I unapologetically adore the festive season: the music, the decorations, inhaling the glorious scent of pine, the way the season seems to bring out the best in people. That is . . . in most people. For while some of us will be decking the halls with festive cheer this season, there will also be those less inclined to celebrate — rolling their eyes behind our backs. I know this personally because one of those people just so happens to be my husband: a bona-fide Grinch in the flesh.
I first became aware of my then-boyfriend's annoyance with the season when we were dating and he would let out an audible groan at the sight of Christmas decorations popping up in stores — especially if it happened before November. I would laugh, because by that point I already knew he was a nonconformist and that was in no way a deal-breaker for me. While I was disappointed that enthusiasm for the festive season wasn't something we would share, I also accept who he is — and I love all of him.
I was, however, still curious. One time I asked him point-blank what it is about Christmas that rubs him the wrong way. He said that it all began about the time he learned the truth about Santa Claus. Suddenly, Christmas wasn't so magical anymore and became more and more commercialised in his mind. He finds Christmas music grating and shopping in crowded shopping centres akin to hell on earth. As an introvert, I get the shopping part, but I'll be rocking my Mannheim Steamroller Christmas albums to my grave.
Navigating my indulgence in all things Christmas with my husband's disdain for much of it was never an issue until we became parents. When our first child was born, I was anxious to share the magic of the season with our new baby, and my husband was already hesitant to start traditions that we would have to keep up with year after year.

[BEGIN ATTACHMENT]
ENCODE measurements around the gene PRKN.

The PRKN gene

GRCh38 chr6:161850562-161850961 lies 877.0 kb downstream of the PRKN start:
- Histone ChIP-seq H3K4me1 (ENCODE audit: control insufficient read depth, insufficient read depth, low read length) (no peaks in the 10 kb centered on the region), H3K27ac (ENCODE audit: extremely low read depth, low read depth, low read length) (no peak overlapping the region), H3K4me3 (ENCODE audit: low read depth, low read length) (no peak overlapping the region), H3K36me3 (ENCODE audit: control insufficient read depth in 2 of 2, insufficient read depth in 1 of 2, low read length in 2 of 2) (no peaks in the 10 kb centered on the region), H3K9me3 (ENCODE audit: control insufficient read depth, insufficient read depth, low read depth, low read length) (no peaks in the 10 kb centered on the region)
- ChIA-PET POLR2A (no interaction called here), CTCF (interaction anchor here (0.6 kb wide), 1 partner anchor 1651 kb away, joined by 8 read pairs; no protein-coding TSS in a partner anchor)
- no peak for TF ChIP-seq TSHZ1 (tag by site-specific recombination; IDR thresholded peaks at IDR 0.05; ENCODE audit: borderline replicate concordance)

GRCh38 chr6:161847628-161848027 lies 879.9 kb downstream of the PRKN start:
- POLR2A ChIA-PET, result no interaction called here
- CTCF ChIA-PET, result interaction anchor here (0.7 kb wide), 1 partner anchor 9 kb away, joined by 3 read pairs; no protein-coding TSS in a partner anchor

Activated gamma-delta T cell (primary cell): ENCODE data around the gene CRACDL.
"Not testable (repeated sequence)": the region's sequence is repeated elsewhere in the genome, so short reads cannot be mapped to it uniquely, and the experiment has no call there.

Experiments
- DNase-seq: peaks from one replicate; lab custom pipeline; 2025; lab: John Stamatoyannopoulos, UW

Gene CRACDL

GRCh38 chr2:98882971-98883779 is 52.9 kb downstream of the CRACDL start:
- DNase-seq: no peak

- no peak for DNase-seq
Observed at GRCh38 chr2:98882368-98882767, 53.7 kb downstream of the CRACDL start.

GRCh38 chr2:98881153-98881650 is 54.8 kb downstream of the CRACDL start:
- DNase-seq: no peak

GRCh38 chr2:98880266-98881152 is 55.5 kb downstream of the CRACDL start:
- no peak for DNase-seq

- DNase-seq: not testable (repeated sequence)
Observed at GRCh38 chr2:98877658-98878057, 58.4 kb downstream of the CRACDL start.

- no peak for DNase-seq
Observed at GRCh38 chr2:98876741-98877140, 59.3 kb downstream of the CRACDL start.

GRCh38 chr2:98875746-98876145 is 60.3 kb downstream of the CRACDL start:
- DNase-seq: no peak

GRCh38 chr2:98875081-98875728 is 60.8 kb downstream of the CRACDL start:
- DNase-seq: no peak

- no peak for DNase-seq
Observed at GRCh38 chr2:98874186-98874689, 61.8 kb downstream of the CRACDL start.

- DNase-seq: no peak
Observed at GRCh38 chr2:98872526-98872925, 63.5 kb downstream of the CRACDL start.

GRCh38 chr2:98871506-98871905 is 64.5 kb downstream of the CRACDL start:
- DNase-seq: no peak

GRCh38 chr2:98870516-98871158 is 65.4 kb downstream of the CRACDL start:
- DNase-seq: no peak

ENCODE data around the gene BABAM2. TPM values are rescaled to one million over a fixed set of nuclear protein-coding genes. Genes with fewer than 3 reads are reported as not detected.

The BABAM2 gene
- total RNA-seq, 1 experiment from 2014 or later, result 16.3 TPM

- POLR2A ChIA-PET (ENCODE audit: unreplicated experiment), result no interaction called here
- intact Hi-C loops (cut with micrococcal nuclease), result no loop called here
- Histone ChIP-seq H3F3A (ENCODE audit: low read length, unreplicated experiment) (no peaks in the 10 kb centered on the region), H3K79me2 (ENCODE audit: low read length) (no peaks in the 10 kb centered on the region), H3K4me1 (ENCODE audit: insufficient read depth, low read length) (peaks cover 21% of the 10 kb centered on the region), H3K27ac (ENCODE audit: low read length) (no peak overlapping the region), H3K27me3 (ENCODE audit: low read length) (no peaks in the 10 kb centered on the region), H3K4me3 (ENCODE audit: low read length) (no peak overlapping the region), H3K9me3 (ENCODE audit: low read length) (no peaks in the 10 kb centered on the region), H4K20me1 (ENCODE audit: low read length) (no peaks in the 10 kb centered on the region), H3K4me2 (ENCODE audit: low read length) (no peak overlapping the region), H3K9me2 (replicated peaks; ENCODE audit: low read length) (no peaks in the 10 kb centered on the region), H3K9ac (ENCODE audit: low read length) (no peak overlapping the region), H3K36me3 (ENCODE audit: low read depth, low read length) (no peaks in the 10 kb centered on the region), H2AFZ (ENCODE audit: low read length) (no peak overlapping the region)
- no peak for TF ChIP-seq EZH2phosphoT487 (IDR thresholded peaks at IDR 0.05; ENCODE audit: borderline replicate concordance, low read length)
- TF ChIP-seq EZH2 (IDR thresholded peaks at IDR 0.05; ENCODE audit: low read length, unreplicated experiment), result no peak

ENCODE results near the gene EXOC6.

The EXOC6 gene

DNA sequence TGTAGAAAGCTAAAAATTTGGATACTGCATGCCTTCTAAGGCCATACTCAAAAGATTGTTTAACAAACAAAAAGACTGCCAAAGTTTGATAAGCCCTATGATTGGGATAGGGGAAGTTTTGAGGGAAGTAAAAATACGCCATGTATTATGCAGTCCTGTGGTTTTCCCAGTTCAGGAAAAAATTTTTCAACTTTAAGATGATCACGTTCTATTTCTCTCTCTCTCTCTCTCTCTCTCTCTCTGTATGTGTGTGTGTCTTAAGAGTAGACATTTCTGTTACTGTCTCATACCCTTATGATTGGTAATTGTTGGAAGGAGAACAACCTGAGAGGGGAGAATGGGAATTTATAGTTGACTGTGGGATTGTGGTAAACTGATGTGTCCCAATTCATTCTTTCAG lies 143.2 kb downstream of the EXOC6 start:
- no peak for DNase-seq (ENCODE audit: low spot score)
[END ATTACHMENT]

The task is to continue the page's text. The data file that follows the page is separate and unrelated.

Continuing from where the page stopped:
Those first few years, I simply did it all; the shopping, cooking, and decorating, all of which I enjoyed. But as our family grew, it became very taxing. What made it all worth it to me was seeing how happy it made our children, a happiness that started to rub off onto the Scrooge of the house. You could say his "heart grew three sizes." He started to thank me for making Christmas so special for our kids and became more willing to help facilitate some of the "magic," too.
It's taken some time, but ultimately (and now with three kids), we've both compromised to find what works best for our family. My husband helps me with the shopping (so long as it's online) and wrapping the gifts in the days leading up to Christmas. He's in charge of cooking the ham for Christmas dinner and supports me however else he can. He now tells me that he loves Christmas day with our little family, just not the season leading up to it. I continue to love the whole holiday season, but I indulge in my Christmas tunes on my own time, and I don't drag my husband to every tree-lighting festival or meeting with Santa. We are careful to have a few traditions that are important to us but don't overload the holiday months with obligations or too many traditions. Instead, we keep it simple and special for our family.
Navigating the festive season can be tricky for any relationship, especially one where the differing levels of enthusiasm are as colossal as Mount Crumpit (that's the mountain where the Grinch makes his home — I told you I love Christmas), but our love for each other — and our children — has helped us to find a good balance.